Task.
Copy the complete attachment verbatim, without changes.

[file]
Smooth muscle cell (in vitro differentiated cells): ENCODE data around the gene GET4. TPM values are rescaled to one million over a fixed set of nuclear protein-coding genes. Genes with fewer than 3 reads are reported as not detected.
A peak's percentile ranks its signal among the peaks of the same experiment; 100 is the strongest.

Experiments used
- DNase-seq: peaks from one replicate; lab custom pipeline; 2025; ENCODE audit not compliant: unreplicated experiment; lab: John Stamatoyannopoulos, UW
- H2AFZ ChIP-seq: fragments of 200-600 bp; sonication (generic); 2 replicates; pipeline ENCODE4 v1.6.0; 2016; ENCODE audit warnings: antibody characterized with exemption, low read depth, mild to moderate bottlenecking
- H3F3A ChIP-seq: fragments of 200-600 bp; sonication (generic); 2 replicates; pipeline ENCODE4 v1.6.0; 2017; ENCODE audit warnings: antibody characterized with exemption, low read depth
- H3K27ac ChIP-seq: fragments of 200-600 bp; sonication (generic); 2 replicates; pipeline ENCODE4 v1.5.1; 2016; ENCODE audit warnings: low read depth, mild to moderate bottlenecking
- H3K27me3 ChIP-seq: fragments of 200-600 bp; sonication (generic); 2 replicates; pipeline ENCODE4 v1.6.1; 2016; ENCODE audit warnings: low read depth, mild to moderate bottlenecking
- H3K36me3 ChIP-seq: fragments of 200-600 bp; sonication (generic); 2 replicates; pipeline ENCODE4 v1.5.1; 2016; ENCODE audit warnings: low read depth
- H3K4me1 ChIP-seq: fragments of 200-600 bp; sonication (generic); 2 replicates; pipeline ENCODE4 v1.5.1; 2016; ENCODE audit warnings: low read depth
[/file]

Smooth muscle cell (in vitro differentiated cells): ENCODE data around the gene GET4. TPM values are rescaled to one million over a fixed set of nuclear protein-coding genes. Genes with fewer than 3 reads are reported as not detected.
A peak's percentile ranks its signal among the peaks of the same experiment; 100 is the strongest.

Experiments used
- DNase-seq: peaks from one replicate; lab custom pipeline; 2025; ENCODE audit not compliant: unreplicated experiment; lab: John Stamatoyannopoulos, UW
- H2AFZ ChIP-seq: fragments of 200-600 bp; sonication (generic); 2 replicates; pipeline ENCODE4 v1.6.0; 2016; ENCODE audit warnings: antibody characterized with exemption, low read depth, mild to moderate bottlenecking
- H3F3A ChIP-seq: fragments of 200-600 bp; sonication (generic); 2 replicates; pipeline ENCODE4 v1.6.0; 2017; ENCODE audit warnings: antibody characterized with exemption, low read depth
- H3K27ac ChIP-seq: fragments of 200-600 bp; sonication (generic); 2 replicates; pipeline ENCODE4 v1.5.1; 2016; ENCODE audit warnings: low read depth, mild to moderate bottlenecking
- H3K27me3 ChIP-seq: fragments of 200-600 bp; sonication (generic); 2 replicates; pipeline ENCODE4 v1.6.1; 2016; ENCODE audit warnings: low read depth, mild to moderate bottlenecking
- H3K36me3 ChIP-seq: fragments of 200-600 bp; sonication (generic); 2 replicates; pipeline ENCODE4 v1.5.1; 2016; ENCODE audit warnings: low read depth
- H3K4me1 ChIP-seq: fragments of 200-600 bp; sonication (generic); 2 replicates; pipeline ENCODE4 v1.5.1; 2016; ENCODE audit warnings: low read depth